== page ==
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Chapter 1

Textbook Chapter 1 notes


Department
Sociology
Course Code
SOCA01H3
Professor
Malcolm Mac Kinnon
Chapter
1

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Chapter 2: How Sociologists Do Research
Science and Experience
OTTFFSSENT:
โ€ขExperience helps us perceive reality, including what patterns we see and whether we are able
to see patterns at all- ex. Daughter asking her father a pattern questions
โ€ขexperience filters perceptions๎€biggest problem in sociological research
oFiltering occurs in 4 stages:
๎€‚Values often help decide which problems are worth investigating
๎€ƒMay reflect typical outlook of class, gender, race etc.
๎€‚Values lead sociologists to formulate and adopt favoured theories for
interpreting and explaining those problems
๎€‚Sociologistsโ€™ interpretations are influenced by previous research, which
they consult to find out what they already know about a subject
๎€‚The methods they use to gather data mould their perceptions
โ€ขGiven that values, theories, previous research, and research methods filter our perceptions ,
you are right to concluded that we can never perceive society in a purely objective form
oBut can use techniques of data collection that minimize bias
โ€ขCan also publicly describe these filters which help eliminate obvious sources of bias
โ€ขObjectivity and subjectivity each play an important role in sociology
oAlthough objectivity is about the reality check, subjectivity leads us to define which
aspects of reality are worth checking on in the first place
Scientific versus Unscientific Thinking
โ€ขIn everyday life our biases easily influence our observations
ooften leads to incorrect conclusions about what we see
โ€ขScientists and sociologists develop ways of collecting, observing, and thinking about evidence
that minimize their chance of drawing biased conclusions
โ€ข10 types of unscientific thinking:
o1). Knowledge based on tradition
๎€‚Ex). Chicken soup helps get rid of a cold- it worked for my grandparents and
it works for me
๎€‚Science is required to separate valid from invalid knowledge
o2). Knowledge based on authority (ex. read from an authoritative paper)
๎€‚We often think something is true because we read it in an authoritative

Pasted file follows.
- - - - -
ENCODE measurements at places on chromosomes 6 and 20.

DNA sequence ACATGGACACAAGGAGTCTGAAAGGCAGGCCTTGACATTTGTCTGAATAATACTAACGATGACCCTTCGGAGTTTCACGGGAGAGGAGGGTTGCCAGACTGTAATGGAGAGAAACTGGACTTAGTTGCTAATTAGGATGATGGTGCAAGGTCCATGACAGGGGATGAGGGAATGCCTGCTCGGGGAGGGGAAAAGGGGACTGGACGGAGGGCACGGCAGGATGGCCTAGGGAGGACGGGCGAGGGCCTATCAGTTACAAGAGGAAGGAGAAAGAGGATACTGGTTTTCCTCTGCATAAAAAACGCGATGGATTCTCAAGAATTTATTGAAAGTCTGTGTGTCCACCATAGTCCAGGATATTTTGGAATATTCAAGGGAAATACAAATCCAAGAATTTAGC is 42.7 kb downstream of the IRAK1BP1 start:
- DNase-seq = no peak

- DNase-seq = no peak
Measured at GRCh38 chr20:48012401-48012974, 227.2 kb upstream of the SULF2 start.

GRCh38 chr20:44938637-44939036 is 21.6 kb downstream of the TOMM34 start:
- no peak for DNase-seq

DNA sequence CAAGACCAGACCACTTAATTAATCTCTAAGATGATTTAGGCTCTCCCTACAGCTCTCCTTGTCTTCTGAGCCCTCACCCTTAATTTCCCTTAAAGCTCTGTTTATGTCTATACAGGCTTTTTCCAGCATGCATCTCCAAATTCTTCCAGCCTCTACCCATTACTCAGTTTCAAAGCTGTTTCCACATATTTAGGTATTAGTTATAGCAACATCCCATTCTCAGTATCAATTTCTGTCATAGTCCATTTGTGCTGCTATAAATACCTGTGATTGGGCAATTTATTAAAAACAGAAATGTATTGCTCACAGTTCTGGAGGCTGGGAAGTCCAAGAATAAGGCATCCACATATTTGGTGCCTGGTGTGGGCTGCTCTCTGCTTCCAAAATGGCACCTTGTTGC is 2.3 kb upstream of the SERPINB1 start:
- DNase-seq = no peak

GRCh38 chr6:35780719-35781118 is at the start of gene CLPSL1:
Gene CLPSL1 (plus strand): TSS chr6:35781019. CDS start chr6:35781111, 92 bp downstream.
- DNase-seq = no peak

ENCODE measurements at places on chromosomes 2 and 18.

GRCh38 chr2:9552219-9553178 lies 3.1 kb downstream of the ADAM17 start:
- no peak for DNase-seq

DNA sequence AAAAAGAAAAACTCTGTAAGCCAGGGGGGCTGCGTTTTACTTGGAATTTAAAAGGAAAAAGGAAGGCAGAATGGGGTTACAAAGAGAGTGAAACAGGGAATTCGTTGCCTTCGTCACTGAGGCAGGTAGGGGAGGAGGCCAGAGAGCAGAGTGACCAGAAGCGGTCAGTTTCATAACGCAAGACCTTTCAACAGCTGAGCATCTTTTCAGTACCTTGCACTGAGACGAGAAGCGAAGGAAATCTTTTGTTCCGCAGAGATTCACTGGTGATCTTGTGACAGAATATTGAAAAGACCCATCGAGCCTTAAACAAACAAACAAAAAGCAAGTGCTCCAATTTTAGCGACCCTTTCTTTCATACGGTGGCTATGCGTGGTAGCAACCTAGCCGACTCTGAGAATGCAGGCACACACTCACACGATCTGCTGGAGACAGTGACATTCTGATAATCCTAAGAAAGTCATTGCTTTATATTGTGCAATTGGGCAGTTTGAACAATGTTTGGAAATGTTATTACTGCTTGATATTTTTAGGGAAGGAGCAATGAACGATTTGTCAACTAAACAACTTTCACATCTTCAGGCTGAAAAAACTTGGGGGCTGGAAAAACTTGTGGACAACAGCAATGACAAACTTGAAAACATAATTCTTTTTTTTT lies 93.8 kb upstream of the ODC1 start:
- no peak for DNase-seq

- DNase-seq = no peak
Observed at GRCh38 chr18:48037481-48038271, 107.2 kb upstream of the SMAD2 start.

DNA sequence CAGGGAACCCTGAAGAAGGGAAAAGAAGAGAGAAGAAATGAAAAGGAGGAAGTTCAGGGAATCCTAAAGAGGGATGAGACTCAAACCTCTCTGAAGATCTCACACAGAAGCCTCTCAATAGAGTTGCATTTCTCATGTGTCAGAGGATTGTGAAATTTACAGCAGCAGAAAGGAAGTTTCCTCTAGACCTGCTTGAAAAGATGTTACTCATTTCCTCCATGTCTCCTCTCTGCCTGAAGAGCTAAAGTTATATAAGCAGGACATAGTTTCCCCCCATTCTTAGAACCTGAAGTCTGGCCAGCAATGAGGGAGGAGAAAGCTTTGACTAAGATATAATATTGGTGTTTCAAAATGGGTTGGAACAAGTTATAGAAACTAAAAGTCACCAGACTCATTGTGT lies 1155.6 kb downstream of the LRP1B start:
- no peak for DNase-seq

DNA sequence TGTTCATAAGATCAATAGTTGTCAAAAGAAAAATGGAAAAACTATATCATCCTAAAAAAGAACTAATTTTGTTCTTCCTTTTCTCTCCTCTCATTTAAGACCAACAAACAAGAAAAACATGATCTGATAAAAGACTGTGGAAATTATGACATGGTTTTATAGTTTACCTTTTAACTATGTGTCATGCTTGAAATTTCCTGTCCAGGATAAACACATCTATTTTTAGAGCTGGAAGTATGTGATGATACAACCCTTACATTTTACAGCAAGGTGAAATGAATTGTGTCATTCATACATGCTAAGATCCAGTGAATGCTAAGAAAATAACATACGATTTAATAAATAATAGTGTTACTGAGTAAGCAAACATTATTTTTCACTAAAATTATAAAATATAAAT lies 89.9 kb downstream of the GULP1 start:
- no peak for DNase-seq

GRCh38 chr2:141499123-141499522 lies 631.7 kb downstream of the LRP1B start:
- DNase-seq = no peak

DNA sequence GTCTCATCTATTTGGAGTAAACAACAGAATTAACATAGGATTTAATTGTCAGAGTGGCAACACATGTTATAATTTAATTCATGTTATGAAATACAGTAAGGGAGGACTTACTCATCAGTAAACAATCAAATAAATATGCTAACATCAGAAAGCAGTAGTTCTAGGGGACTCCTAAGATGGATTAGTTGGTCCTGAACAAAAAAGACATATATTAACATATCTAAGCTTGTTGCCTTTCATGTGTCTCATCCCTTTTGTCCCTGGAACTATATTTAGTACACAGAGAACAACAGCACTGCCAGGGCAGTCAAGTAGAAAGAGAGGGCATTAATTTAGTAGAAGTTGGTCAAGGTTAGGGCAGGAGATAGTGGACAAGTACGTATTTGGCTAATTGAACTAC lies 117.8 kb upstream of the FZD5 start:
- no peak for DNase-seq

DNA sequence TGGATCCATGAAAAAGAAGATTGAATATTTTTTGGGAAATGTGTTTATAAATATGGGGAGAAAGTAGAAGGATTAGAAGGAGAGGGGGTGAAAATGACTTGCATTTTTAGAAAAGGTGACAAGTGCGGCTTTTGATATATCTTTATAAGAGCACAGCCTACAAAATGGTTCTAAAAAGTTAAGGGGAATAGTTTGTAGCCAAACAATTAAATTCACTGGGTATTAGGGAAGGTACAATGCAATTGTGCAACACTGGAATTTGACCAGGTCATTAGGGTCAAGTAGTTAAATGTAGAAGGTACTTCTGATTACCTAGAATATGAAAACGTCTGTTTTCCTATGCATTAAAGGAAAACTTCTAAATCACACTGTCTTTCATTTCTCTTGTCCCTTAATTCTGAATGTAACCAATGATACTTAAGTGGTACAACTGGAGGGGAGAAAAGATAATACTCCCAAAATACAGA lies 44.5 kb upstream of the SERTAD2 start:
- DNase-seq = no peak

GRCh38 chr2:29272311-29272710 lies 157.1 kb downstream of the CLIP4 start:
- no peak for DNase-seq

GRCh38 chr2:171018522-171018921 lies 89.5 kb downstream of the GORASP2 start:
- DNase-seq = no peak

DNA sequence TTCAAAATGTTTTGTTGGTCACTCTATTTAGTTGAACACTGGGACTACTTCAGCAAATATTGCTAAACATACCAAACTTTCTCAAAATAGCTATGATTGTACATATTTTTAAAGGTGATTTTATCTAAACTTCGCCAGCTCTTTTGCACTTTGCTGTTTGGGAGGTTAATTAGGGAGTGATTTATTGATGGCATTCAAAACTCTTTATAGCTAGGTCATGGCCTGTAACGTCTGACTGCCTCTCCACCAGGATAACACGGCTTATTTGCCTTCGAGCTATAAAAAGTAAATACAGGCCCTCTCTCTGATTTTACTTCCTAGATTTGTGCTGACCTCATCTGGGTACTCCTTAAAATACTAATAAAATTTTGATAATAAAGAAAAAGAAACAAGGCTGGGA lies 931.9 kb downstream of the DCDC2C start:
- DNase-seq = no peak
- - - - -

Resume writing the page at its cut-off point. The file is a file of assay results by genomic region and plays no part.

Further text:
source or hear it from an expert โ€“but authoritative sources and experts can
be wrong
๎€ƒScientists should always question authority to arrive at more valid
knowledge
o3). Knowledge based on casual observation
๎€‚Uncertainty can be reduced by observing in a conscious and deliberate
manner by recording observations
๎€ƒEx. The car that hit the cyclist was dark brown- I was going for a
walk last night when I saw the accident
o4).Knowledge based on overgeneralization
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๎€‚Ex. If you work hard you can get ahead- I know because several of my parents
friends started off poor but are now comfortably middle class
๎€‚Scientists thus sample cases that are representative of entire populations
and by repeating research which ensures that they donโ€™t draw conclusions
from an unusual set of research findings
o5). Knowledge based on selective observation
๎€‚Ex. I am right because I canโ€™t think of any contrary cases
๎€‚ignores evidence that challenges our beliefs
๎€‚evidence drawn from representative samples of the population minimizes
bias that arises
o6). Knowledge based on qualification (โ€œexceptions to the ruleโ€)
๎€‚The difference is that in everyday life, qualifications are easily accepted as
valid, while in scientific inquiry they are treated as statements that must be
carefully examined in the light of evidence
๎€‚Ex. Mr. Smith is poor even though the works hard, but thatโ€™s because he has
a disability โ€“people with disabilities are exceptions
o7). Knowledge based on illogical reasoning
๎€‚scientists refrain from illogical thinking and use statistical techniques to
distinguish b/w events that are probably due to chance and those that are not
o8). Knowledge based on the ego-defence